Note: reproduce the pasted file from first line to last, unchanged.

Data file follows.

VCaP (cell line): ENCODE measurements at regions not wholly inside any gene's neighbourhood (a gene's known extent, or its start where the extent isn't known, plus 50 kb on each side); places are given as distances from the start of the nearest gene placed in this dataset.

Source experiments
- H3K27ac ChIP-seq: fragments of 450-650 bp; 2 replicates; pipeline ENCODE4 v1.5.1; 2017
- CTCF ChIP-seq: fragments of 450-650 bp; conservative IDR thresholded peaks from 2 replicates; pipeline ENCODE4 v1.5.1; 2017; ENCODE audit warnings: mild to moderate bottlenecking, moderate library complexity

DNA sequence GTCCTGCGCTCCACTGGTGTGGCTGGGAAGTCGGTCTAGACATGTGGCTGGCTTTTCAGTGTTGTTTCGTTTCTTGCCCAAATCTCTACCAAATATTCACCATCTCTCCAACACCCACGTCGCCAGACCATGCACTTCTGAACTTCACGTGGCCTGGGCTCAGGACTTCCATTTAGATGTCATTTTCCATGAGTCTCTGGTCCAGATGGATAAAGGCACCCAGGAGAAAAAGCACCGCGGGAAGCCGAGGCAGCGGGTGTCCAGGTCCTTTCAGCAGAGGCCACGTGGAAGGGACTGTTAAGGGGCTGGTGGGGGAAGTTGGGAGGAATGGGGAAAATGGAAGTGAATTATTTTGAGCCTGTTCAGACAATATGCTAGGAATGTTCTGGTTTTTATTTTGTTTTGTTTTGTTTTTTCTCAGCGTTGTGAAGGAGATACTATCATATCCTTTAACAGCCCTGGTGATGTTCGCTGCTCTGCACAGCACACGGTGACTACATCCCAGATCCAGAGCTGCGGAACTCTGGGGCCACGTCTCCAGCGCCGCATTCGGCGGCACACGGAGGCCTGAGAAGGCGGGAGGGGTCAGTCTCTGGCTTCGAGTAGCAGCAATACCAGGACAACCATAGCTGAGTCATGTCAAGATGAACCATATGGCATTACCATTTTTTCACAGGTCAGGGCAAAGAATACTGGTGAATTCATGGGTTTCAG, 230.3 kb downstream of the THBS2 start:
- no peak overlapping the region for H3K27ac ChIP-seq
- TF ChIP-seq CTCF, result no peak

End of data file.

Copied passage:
VCaP (cell line): ENCODE measurements at regions not wholly inside any gene's neighbourhood (a gene's known extent, or its start where the extent isn't known, plus 50 kb on each side); places are given as distances from the start of the nearest gene placed in this dataset.

Source experiments
- H3K27ac ChIP-seq: fragments of 450-650 bp; 2 replicates; pipeline ENCODE4 v1.5.1; 2017
- CTCF ChIP-seq: fragments of 450-650 bp; conservative IDR thresholded peaks from 2 replicates; pipeline ENCODE4 v1.5.1; 2017; ENCODE audit warnings: mild to moderate bottlenecking, moderate library complexity

DNA sequence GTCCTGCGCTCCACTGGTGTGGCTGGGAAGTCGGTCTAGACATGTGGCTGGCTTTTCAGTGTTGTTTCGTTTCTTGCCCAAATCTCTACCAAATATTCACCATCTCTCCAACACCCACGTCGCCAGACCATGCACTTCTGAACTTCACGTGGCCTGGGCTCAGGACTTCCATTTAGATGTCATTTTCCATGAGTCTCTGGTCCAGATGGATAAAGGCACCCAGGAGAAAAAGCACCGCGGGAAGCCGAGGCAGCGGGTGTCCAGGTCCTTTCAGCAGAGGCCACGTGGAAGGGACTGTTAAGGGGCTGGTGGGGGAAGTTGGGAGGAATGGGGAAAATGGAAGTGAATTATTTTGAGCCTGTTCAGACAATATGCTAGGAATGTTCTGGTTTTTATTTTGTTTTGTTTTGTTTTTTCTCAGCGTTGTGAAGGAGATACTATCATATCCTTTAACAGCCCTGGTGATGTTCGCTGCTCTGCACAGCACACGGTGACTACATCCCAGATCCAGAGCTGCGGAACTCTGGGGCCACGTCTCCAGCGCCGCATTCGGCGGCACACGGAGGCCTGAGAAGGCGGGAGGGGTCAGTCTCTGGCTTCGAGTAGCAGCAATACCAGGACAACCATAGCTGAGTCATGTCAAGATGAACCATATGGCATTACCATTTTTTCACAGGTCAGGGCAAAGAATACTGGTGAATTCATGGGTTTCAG, 230.3 kb downstream of the THBS2 start:
- no peak overlapping the region for H3K27ac ChIP-seq
- TF ChIP-seq CTCF, result no peak